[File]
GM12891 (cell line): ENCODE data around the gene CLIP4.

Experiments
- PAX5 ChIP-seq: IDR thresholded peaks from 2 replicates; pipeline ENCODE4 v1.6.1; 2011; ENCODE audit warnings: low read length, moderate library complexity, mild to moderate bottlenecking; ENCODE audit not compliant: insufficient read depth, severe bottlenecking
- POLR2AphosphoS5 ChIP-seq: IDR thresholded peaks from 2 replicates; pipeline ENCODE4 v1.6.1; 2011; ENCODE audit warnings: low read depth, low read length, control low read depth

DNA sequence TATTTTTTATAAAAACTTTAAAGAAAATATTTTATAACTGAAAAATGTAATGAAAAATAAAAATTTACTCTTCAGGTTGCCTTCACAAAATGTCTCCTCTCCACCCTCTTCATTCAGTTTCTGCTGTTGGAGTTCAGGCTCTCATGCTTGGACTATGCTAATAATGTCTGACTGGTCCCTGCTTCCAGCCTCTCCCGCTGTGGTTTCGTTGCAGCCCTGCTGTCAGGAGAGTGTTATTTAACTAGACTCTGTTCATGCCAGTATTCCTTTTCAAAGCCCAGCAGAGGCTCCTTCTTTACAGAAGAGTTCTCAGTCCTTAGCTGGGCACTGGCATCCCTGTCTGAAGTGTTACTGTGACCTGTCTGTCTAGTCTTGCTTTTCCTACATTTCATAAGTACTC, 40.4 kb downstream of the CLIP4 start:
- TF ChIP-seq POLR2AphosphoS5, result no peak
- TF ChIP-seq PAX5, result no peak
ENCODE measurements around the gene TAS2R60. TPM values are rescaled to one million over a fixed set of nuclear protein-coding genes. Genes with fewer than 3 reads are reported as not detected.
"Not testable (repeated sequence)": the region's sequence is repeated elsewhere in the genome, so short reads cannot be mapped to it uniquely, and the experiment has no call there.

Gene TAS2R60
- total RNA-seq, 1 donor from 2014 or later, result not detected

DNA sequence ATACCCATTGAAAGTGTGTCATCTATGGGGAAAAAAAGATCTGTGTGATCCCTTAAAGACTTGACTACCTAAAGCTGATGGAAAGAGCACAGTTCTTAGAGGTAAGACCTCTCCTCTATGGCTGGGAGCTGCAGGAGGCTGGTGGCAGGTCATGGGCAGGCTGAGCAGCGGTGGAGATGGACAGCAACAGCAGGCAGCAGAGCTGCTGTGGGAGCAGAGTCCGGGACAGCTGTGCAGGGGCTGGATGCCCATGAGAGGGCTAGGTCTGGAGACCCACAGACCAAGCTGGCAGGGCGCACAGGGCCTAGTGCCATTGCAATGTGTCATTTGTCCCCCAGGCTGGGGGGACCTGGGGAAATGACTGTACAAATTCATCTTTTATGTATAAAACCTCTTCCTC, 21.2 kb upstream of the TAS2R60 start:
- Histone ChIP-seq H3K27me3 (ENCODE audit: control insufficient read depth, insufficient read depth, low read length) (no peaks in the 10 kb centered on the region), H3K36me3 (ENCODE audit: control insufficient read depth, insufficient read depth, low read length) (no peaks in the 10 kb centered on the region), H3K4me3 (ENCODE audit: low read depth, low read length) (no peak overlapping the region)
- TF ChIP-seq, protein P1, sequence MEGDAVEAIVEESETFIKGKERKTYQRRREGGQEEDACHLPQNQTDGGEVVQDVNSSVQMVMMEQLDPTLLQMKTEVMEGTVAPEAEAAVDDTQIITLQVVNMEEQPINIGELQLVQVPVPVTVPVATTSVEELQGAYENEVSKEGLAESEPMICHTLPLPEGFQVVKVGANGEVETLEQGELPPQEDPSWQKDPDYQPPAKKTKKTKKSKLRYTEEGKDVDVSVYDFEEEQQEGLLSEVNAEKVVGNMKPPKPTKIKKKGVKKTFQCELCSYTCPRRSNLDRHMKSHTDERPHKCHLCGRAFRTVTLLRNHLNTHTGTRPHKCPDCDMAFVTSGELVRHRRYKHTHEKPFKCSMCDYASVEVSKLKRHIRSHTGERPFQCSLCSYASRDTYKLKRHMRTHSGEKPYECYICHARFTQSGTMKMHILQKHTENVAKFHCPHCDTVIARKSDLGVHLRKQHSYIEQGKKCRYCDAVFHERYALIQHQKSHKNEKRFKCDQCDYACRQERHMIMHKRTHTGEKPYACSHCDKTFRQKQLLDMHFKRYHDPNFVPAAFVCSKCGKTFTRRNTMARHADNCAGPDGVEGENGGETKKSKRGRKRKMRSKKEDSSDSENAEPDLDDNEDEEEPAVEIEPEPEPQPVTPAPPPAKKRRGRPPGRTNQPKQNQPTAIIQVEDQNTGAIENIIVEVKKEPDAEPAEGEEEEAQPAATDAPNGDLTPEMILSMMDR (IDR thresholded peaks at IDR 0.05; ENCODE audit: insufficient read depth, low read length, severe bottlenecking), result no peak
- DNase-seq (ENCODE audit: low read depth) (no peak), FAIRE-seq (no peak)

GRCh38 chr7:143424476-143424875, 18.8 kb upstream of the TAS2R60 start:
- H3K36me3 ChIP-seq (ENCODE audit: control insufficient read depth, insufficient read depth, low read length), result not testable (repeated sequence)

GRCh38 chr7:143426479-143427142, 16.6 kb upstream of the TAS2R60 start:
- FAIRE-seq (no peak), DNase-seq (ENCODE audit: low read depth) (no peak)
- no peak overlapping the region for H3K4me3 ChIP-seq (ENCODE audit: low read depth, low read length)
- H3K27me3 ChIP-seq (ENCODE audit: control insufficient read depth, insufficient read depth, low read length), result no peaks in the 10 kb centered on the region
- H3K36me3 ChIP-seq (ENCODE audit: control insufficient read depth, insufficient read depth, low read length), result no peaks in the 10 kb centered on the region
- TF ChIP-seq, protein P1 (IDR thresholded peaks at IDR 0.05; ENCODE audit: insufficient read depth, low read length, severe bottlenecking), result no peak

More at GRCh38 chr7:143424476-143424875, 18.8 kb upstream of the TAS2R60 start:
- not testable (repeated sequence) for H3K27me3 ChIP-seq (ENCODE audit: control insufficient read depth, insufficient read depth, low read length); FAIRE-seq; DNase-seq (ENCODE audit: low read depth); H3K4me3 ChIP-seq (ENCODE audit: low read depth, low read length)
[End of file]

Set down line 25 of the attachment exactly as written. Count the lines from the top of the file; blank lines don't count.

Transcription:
- not testable (repeated sequence) for H3K27me3 ChIP-seq (ENCODE audit: control insufficient read depth, insufficient read depth, low read length); FAIRE-seq; DNase-seq (ENCODE audit: low read depth); H3K4me3 ChIP-seq (ENCODE audit: low read depth, low read length)